IDisposable for dummies #2 – A guide about ‘how to implement it’

IDisposable - How ?In my previous post, I classified the different memory resources available in the .NET CLR and I explained the role of the IDisposable interface as well as the use of the Finalize() method.

In this post, I am going to talk more about the implementation details of IDisposable and Finalize().

For reference, I have split this matter into two posts:


IDisposable for dummies #1 – Why? What?

(IDisposable - What ? Why?It took me more than a year to finish writing this article – a “hot topic” and I wanted it to be clear, simple and right. Also, I was busy and did not want to publish anything “unfinished”. As usual, your feedback and comments are more than welcome. Thank you in advance)

Recently (February 2011), I had to review some .NET code and came across of some wrong implementations of IDisposable.

After discussing with the developers, there were many reasons for what I found, ranging from:

  • Not knowing the difference between a “CLR memory resource”, a “managed resource” and an “unmanaged resource”;
  • Not understanding “how and when”  resources are “released”;
  • Not knowing when to override the “Finalize()” method and what should be released by a finalizer?


Exception – How to raise and retrieve error information whithout losing it?

Small icon All .NET applications at sometime will have to deal with an exception. It is just a matter of time. As application run longer in PRODUCTION phase than in development (unless it is a prototype ;)) the more information you can get out of the exception, the more likely you will be able to quickly pinpoint the root cause and resolve the issue.

I know, this might seem a little too basic, but there are still some misuses of Exception and misunderstanding about how to raise/re-raise exception without losing the original information. So here it is my contribution to help to improve the “good” use of Exception programming in .NET (samples are in C#, but the principles are valid for the .NET platform). (more…)

PerfView 1.0 – A new performance analysis tool

Microsoft has just released a new performance analysis tool, called PerfView (download here).

It can help to isolate CPU- and memory-related performance issues. As I do a few performance analysis per month, this is a very good news – something new to try. (more…)

ODP.NET – “Pooling” and “Connection request timed out”

Oracle - Pooling - smallRecently, I had to look at an issue in our code regarding “Connection request timed out”. Our Oracle connections are set to use the Pooling service offered by ODP.NET. Oracle documentation as the following description:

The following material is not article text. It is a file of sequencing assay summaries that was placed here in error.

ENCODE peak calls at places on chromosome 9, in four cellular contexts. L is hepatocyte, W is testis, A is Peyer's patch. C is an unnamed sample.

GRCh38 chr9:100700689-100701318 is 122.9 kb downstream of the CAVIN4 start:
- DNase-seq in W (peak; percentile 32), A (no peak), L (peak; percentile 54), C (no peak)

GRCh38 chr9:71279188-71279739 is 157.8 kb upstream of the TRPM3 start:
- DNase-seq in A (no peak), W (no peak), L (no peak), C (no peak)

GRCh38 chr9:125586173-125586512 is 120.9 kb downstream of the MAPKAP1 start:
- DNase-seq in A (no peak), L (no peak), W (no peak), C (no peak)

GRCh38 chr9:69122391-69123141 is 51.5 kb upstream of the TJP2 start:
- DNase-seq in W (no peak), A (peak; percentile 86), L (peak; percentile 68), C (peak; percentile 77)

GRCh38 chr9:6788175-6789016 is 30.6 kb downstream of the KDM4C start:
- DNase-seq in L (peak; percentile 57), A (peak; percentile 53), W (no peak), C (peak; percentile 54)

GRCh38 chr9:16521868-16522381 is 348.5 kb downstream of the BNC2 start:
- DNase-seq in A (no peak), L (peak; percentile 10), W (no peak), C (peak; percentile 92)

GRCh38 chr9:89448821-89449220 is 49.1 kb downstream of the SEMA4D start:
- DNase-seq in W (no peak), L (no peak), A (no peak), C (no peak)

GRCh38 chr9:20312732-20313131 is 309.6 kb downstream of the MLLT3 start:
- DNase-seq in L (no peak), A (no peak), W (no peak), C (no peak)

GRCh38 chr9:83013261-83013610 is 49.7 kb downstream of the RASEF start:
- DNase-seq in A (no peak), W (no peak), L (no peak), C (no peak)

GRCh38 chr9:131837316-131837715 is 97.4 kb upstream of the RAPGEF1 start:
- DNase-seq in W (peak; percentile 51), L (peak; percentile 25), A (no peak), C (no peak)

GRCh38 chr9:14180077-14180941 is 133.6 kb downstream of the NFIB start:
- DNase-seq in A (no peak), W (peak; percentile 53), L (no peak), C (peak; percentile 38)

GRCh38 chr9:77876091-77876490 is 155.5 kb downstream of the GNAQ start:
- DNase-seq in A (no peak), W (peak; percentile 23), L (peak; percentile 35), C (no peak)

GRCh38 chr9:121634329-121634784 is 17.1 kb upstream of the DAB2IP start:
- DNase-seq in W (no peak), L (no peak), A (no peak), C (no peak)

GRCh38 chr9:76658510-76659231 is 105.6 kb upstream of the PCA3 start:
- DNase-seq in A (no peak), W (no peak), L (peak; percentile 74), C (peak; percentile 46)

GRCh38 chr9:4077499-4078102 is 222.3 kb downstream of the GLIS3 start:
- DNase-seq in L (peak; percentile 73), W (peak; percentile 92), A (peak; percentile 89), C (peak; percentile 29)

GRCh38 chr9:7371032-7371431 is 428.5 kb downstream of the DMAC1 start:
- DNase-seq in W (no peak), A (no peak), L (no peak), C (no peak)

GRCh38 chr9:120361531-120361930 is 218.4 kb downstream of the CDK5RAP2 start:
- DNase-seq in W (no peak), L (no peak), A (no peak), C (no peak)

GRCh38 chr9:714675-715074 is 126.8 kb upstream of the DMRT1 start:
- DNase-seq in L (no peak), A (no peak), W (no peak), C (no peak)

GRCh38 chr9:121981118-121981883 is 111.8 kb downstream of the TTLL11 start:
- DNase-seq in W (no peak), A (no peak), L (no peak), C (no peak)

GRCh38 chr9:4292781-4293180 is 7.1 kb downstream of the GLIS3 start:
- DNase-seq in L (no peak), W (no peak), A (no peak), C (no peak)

“The Max Pool Size attribute of the ConnectionString property sets the maximum number of connections for a connection pool. If a new connection is requested, but no connections are available and the limit for Max Pool Size has been reached, then the connection pooling service waits for the time defined by the Connection Timeout attribute. If the Connection Timeout time has been reached, and there are still no connections available in the pool, the connection pooling service raises an exception indicating that the connection pool request has timed-out.” [Ref-01, p3-6]


WinDbg – Failed to load data access DLL

I recently had to look at the  memory consumption of a .NET process (running as a service). The process memory was growing up and we wanted to see how the memory was used  (on a Windows 2003 SP2-32 bits server machine).

Using WinDbg, we created a dump of the process memory. Then I tried to look at it on my development machine (Windows XP SP2, 32 bits) and I got the error message “Failed to load data access DLL, 0x80004005“. The error was about the version of “mscordacwks.dll“.


WPF – Displaying “Flags” (Enums as Flags)

I started using WPF about a year ago. I liked the way the WPF team managed to split the behaviour of controls from their graphical rendering. This is very powerful and one of the area of ambiguity in the past where logic code ended up in the UI part of your application, making the maintenance more complex and breaking things a lot easier.

During that “learning journey of WPF”, I went through some “challenges” (or issues, depending on how you see the half-full/empty glass of water). This is my first blog to keep track of some of those “challenges” and shared them.

Recently, I had to present to the end user a “list” of choices to filter out items from another control. I used an enumerated type with the “Flags” attribute to define the possible distinct choices. (more…)

Am I Admin?

This is a quick sample code that I used quite often on customer sites:

  1. To Check whether or not I am a local admin on my machine.
  2. To quickly list what Windows groups my user account is part of.


Excel DNA

Recently I was looking at technologies for “Excel Addins” and come across “Excel DNA” (used by some of my colleagues). It is a free framework with a very permissive open-source license.

My need was to be able to consume a WCF service (.NET 3.0) from some VBA code in Excel 2007. Excel-DNA helped to make the final solution very easily. I did a prototype (more…)

TechEd 2010 – Day #4

Today, I went to 4 sessions.


First one was presented by Dino Esposito and about “Managed Extensibility Framework (MEF) in Action”. MEF is now part of .NET 4.0 framework

The primary role of MEF is to extend the application at runtime. As a framework, it is to improve productivity by providing the required features for extensibility and dicosvery. (more…)

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